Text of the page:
“There are perhaps no days of our childhood we lived so fully as those we spent with a favorite book.” – Marcel Proust

Of particular interest are quotations from those author who write books for children and youth.

We read to know we are not alone. —C.S. Lewis
I will defend the importance of bedtime stories to my last gasp. —JK Rowling
“The more that you read, the more things you will know. The more you learn, the more places you’ll go.”— Dr. Seuss, “I Can Read With My Eyes Shut!”
“So please, oh PLEASE, we beg, we pray, Go throw your TV set away, And in its place you can install, A lovely bookshelf on the wall.” — Roald Dahl, Charlie and the Chocolate Factory
You can find magic wherever you look. Sit back and relax all you need is a book!” – Dr. Seuss
“If you are going to get anywhere in life you have to read a lot of books.” – Roald Dahl
“Fairy tales are more than true: not because they tell us that dragons exist, but because they tell us that dragons can be beaten.” – Neil Gaiman
“A book is a dream that you hold in your hand.”
– Neil Gaiman

“Children are made readers on the laps of their parents.” – Emilie Buchwald

The scientist Albert Einstein said:

“If you want your children to be intelligent, read them fairy tales. If you want them to be more intelligent, read them more fairy tales.”

And another scientist Carl Sagan said:

One of the greatest gifts adults can give—to their offspring and to their society—is to read to children.

Former American First Lady Jacqueline Kennedy is quoted:

“There are many little ways to enlarge your child’s world. Love of books is the best of all.”

And Walt Disney once said:

“There is more treasure in books than in all the pirate’s loot on Treasure Island.”

Even comedians have touched on the topic. Groucho Marx said:

“I find television very educating. Every time somebody turns on the set, I go into the other room and read a book.”

And…

“Outside of a dog, a book is a man’s best friend. Inside of a dog, it’s too dark to read.”

And finally there’s this quote from comedian Stephen Wright.

“A lot of people ask me if I were shipwrecked and could only have one book, what would it be? I always say, “How to Build a Boat.”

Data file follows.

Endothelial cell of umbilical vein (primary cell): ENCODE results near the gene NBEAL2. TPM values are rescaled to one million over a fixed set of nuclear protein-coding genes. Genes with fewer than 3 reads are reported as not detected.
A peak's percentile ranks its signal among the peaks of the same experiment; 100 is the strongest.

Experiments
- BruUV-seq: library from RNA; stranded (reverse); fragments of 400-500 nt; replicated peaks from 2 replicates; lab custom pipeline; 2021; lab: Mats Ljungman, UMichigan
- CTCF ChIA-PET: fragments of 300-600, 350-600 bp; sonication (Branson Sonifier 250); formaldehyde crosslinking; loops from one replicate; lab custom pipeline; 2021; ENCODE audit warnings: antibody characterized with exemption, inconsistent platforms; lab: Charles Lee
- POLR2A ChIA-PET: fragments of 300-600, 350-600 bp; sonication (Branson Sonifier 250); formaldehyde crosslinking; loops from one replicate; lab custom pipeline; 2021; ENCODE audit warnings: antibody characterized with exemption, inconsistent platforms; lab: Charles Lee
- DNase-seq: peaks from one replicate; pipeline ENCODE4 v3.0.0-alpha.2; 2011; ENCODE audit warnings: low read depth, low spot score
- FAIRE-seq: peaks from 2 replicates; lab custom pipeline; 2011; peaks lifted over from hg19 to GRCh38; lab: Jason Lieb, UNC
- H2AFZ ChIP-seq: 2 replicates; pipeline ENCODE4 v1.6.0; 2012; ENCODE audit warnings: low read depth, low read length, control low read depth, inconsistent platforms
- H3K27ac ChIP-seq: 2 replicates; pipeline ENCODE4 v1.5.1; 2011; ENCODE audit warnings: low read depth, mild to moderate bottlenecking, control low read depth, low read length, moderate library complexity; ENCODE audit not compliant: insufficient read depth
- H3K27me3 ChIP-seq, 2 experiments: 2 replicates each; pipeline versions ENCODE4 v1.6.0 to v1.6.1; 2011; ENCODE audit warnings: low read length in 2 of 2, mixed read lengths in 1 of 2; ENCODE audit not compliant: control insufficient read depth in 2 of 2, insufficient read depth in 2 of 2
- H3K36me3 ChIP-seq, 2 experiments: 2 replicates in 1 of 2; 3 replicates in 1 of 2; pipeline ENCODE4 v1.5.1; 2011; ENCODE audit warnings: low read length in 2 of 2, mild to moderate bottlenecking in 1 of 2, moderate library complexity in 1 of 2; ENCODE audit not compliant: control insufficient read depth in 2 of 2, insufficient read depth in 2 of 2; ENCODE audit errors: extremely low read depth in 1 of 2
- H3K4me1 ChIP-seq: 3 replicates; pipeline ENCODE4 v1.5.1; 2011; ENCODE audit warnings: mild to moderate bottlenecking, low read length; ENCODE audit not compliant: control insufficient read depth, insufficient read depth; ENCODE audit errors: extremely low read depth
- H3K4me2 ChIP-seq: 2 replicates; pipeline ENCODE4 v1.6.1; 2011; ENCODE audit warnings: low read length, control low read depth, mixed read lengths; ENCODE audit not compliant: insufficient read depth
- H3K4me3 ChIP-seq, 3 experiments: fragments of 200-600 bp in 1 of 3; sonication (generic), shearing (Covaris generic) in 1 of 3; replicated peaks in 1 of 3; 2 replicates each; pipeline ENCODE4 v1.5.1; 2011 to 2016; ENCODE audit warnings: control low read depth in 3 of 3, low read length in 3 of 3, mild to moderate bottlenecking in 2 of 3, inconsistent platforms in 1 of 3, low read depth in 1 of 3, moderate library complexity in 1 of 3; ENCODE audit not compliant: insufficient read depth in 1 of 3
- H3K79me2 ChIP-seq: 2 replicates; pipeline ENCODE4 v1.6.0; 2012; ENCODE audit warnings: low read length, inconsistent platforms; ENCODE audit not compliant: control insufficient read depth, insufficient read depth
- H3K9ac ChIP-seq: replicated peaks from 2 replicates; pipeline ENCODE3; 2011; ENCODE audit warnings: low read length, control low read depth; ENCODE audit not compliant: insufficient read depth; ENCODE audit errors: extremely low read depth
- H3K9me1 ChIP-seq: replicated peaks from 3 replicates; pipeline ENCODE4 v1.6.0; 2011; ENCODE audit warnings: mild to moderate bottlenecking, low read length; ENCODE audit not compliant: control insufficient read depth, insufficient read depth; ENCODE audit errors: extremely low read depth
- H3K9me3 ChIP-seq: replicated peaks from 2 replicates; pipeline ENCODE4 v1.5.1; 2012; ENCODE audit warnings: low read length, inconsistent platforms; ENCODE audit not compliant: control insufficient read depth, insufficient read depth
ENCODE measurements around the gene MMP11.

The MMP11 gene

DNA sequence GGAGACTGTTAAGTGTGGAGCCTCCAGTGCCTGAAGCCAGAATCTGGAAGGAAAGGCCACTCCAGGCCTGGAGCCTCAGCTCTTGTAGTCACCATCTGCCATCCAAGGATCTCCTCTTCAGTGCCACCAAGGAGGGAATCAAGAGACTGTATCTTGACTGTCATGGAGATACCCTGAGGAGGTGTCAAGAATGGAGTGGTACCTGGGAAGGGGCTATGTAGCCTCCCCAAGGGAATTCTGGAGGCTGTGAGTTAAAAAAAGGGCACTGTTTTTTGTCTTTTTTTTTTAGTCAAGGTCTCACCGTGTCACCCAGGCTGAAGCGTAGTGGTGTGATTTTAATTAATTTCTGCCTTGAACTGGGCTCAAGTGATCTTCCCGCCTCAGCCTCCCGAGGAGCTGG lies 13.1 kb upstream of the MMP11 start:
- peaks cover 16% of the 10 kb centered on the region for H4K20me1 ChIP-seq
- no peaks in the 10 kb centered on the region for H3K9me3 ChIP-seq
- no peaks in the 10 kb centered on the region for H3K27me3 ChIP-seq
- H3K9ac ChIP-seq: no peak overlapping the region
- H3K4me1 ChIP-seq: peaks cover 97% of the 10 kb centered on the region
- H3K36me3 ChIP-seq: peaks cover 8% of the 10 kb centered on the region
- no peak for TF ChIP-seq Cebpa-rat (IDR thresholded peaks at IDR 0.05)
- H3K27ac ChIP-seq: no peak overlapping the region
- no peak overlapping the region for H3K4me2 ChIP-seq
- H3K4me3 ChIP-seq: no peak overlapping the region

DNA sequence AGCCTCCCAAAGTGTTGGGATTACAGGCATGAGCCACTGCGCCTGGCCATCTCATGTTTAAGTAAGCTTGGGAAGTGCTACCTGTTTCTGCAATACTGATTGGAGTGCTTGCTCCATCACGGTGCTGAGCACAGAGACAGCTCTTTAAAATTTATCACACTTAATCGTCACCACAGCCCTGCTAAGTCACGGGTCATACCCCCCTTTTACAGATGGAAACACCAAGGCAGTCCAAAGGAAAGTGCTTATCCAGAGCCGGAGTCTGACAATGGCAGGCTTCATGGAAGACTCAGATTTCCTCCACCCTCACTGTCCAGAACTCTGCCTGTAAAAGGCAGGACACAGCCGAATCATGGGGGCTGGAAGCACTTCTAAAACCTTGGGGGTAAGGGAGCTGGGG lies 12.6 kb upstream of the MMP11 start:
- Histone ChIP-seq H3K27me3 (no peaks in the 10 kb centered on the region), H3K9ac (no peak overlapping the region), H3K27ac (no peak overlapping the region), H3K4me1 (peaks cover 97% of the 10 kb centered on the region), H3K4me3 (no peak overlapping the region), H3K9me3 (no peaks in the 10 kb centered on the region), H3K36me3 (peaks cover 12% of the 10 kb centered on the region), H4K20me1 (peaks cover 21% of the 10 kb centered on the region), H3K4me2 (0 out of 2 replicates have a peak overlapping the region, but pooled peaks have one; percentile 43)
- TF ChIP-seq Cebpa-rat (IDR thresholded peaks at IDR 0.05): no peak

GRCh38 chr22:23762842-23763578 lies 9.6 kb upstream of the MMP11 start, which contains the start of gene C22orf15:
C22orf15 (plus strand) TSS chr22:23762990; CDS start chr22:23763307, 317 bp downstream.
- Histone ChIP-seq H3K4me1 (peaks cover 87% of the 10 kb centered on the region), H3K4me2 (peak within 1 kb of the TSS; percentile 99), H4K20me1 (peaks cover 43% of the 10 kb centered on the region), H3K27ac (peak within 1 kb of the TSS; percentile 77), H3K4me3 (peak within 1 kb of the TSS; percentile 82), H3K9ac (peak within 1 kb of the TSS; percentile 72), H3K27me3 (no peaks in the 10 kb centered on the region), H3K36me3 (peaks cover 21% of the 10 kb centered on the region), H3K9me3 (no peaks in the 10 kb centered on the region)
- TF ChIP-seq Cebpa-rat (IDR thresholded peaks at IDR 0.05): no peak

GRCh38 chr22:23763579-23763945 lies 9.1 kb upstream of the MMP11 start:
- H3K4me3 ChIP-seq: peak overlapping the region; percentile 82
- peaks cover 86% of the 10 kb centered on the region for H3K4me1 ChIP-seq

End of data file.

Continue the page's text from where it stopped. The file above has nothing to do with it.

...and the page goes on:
Which brings us back to the practical side of things and perhaps to a definition of reading that encompasses both its aspects.

Practical magic.

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Happy New Year

Happy New Year

 

The beginning of each year is a time for looking forward. Perhaps making resolutions, perhaps not. Some of us search for inspirational messages to post on our social media pages.

“Twenty years from now you will be more disappointed by the things that you didn’t do than by the ones you did do. So throw off the bowlines. Sail away from the safe harbor. Catch the trade winds in your sails. Explore. Dream. Discover.”

These words were written by American writer and humourist Mark Twain, who was born in 1835. It is not hard to imagine the author of Tom Sawyer and Huckleberry Finn penning the words; there are so many waterway references.

Another famous man, born forty-four years later in 1879, said this:

“A person who never made a mistake never tried anything new.”

He was Albert Einstein, the theoretical physicist and author of “the world’s most famous equation”. E=mc2 You know the one.

Fast forward eighty-one years and the British author Neil Gaiman was born. His New Year’s quote is a personal favourite.

“I hope that in this year to come, you make mistakes.

Because if you are making mistakes, then you are making new things, trying new things, learning, living, pushing yourself, changing yourself, changing your world. You’re doing things you’ve never done before, and more importantly, you’re Doing Something.

So that’s my wish for you, and all of us, and my wish for myself. Make New Mistakes. Make glorious, amazing mistakes. Make mistakes nobody’s ever made before. Don’t freeze, don’t stop, don’t worry that it isn’t good enough, or it isn’t perfect, whatever it is: art, or love, or work or family or life.

Whatever it is you’re scared of doing, Do it.

Make your mistakes, next year and forever.”